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After centring, the two measurements x and −x can be assumed to be independent observations from a Cauchy distribution with probability density function:

$f(x :\theta) = $ $1\over\pi (1+(x-\theta)^2) $ $, -∞ < x < ∞$

Show that if $x^2≤ 1$ the MLE of $\theta$ is 0, but if $x^2>1$ there are two MLE's of $\theta$, equal to ±$\sqrt {x^2-1}$

I think to find the MLE I have to differentiate the log likelihood:

$dl\over d\theta$ $=\sum $$2(x_i-\theta)\over 1+(x_i-\theta)^2 $ $=$ $2(-x-\theta)\over 1+(-x-\theta)^2 $ + $2(x-\theta)\over 1+(x-\theta)^2 $ $=0$

So,

$2(x-\theta)\over 1+(x-\theta)^2 $ $=$ $2(x+\theta)\over 1+(x-\theta)^2 $

which I then simplified down to

$5x^2 = 3\theta^2+2\theta x+3$

Now I've hit a wall. I've probably gone wrong at some point, but either way I'm not sure how to answer the question. Can anyone help?

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1 Answer 1

up vote 11 down vote accepted

There is a math typo in your calculations. The first order condition for a maximum is $$\frac {\partial L}{\partial \theta}= 0 \Rightarrow \frac {2(x+\theta)}{ 1+(x+\theta)^2} - \frac{2(x-\theta)}{ 1+(x-\theta)^2}=0$$

$$\Rightarrow (x+\theta)+(x+\theta)(x-\theta)^2 - (x-\theta)-(x-\theta)(x+\theta)^2=0$$

$$\Rightarrow 2\theta +(x+\theta)(x-\theta)\left[x-\theta-(x+\theta\right]=0$$

$$\Rightarrow2\theta -2\theta(x+\theta)(x-\theta) =0\Rightarrow 2\theta -2\theta(x^2-\theta^2)=0$$

$$\Rightarrow2\theta(1-x^2+\theta^2)=0 \Rightarrow 2\theta\big(\theta^2+(1-x^2)\big)=0$$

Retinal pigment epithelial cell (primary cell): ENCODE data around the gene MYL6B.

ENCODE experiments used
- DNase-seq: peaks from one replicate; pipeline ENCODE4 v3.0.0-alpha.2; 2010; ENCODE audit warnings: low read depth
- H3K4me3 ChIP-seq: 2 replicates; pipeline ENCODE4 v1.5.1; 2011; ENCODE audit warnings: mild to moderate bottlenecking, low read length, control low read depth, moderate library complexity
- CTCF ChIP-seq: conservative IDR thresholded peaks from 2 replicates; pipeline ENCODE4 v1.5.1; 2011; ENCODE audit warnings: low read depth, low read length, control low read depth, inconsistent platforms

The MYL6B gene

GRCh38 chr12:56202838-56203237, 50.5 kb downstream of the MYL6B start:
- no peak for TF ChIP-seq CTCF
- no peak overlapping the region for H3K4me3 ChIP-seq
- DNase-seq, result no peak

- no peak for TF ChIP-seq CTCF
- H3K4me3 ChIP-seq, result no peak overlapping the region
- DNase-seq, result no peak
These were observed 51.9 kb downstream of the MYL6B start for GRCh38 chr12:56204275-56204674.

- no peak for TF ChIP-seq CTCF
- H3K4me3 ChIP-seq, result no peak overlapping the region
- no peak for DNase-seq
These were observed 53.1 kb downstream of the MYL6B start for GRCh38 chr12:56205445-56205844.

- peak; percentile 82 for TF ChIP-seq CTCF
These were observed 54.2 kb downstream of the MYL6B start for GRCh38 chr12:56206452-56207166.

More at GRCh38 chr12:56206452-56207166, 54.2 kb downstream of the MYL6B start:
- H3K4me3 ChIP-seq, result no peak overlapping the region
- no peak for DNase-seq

If $x^2\leq 1$ then the term in the parenthesis cannot be zero (for real solutions of course), so you are left only with the solution $\hat \theta =0$.

If $x^2 >1$ you have $2\theta\big[\theta^2-(x^2-1)\big]=0$ so you can get

$$\frac {\partial L}{\partial \theta}= 0,\;\; \text{for}\;\;\hat \theta = \pm\sqrt {x^2-1}$$

You also have to justify why in this case $\hat \theta =0$ is no longer an MLE.

ADDENDUM

For $x =\pm 0.5$ the graph of the log-likelihood is enter image description here

while for $x =\pm 1.5$ the graph of the log-likelihood is, enter image description here

Now all you have to do is to prove it algebraically and then wonder "fine -now which of the two should I choose?"

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Thanks! I can't see why $\theta=0$ would no longer be an MLE though –  user123965 May 16 at 21:09
    
Work the 2nd order condition for a maximum, or evaluate the likelihood at the candidate solutions –  Alecos Papadopoulos May 16 at 21:17
1  
+1 great answer. Also, this might be interesting: wolframalpha.com/share/… wolframalpha.com/share/… –  random_user May 17 at 0:35
    
@random_user Thanks! - I took the liberty to incorporate the plot in the answer. –  Alecos Papadopoulos May 17 at 0:47
1  
2nd derivative positive so indeed a local minimum –  Alecos Papadopoulos May 17 at 9:24

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